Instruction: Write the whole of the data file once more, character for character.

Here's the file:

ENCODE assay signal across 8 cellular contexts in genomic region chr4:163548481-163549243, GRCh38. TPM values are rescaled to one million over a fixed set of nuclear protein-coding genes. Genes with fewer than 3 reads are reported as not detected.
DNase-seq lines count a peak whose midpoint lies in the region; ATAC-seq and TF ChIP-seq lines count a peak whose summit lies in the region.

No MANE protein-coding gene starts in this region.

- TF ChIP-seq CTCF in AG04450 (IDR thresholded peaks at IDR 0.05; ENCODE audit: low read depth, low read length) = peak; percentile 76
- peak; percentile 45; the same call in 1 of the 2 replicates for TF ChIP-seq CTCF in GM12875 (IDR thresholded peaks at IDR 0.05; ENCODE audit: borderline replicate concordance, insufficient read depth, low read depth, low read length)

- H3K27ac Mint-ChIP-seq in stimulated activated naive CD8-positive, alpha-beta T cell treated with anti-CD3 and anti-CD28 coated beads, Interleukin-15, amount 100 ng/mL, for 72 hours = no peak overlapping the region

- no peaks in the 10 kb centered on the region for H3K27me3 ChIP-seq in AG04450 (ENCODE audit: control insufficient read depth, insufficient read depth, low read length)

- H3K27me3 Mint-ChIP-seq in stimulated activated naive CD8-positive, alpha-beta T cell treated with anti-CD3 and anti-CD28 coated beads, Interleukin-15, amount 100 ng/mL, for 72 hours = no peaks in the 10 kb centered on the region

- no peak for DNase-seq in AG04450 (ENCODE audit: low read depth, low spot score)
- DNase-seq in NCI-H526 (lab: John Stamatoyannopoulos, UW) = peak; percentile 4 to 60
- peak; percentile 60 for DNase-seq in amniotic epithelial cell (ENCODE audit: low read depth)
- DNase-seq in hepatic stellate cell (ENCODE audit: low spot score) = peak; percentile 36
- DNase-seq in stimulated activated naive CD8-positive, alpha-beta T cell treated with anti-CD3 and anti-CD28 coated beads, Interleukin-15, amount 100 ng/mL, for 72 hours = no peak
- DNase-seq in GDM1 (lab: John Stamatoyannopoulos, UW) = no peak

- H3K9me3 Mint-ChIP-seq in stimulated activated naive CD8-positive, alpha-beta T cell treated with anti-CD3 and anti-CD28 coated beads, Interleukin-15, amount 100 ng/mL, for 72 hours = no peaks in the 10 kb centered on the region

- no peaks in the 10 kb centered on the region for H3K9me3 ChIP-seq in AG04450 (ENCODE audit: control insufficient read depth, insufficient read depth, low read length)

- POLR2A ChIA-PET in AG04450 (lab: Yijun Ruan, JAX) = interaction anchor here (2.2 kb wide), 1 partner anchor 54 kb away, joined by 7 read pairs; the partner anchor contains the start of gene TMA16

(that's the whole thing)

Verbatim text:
ENCODE assay signal across 8 cellular contexts in genomic region chr4:163548481-163549243, GRCh38. TPM values are rescaled to one million over a fixed set of nuclear protein-coding genes. Genes with fewer than 3 reads are reported as not detected.
DNase-seq lines count a peak whose midpoint lies in the region; ATAC-seq and TF ChIP-seq lines count a peak whose summit lies in the region.

No MANE protein-coding gene starts in this region.

- TF ChIP-seq CTCF in AG04450 (IDR thresholded peaks at IDR 0.05; ENCODE audit: low read depth, low read length) = peak; percentile 76
- peak; percentile 45; the same call in 1 of the 2 replicates for TF ChIP-seq CTCF in GM12875 (IDR thresholded peaks at IDR 0.05; ENCODE audit: borderline replicate concordance, insufficient read depth, low read depth, low read length)

- H3K27ac Mint-ChIP-seq in stimulated activated naive CD8-positive, alpha-beta T cell treated with anti-CD3 and anti-CD28 coated beads, Interleukin-15, amount 100 ng/mL, for 72 hours = no peak overlapping the region

- no peaks in the 10 kb centered on the region for H3K27me3 ChIP-seq in AG04450 (ENCODE audit: control insufficient read depth, insufficient read depth, low read length)

- H3K27me3 Mint-ChIP-seq in stimulated activated naive CD8-positive, alpha-beta T cell treated with anti-CD3 and anti-CD28 coated beads, Interleukin-15, amount 100 ng/mL, for 72 hours = no peaks in the 10 kb centered on the region

- no peak for DNase-seq in AG04450 (ENCODE audit: low read depth, low spot score)
- DNase-seq in NCI-H526 (lab: John Stamatoyannopoulos, UW) = peak; percentile 4 to 60
- peak; percentile 60 for DNase-seq in amniotic epithelial cell (ENCODE audit: low read depth)
- DNase-seq in hepatic stellate cell (ENCODE audit: low spot score) = peak; percentile 36
- DNase-seq in stimulated activated naive CD8-positive, alpha-beta T cell treated with anti-CD3 and anti-CD28 coated beads, Interleukin-15, amount 100 ng/mL, for 72 hours = no peak
- DNase-seq in GDM1 (lab: John Stamatoyannopoulos, UW) = no peak

- H3K9me3 Mint-ChIP-seq in stimulated activated naive CD8-positive, alpha-beta T cell treated with anti-CD3 and anti-CD28 coated beads, Interleukin-15, amount 100 ng/mL, for 72 hours = no peaks in the 10 kb centered on the region

- no peaks in the 10 kb centered on the region for H3K9me3 ChIP-seq in AG04450 (ENCODE audit: control insufficient read depth, insufficient read depth, low read length)

- POLR2A ChIA-PET in AG04450 (lab: Yijun Ruan, JAX) = interaction anchor here (2.2 kb wide), 1 partner anchor 54 kb away, joined by 7 read pairs; the partner anchor contains the start of gene TMA16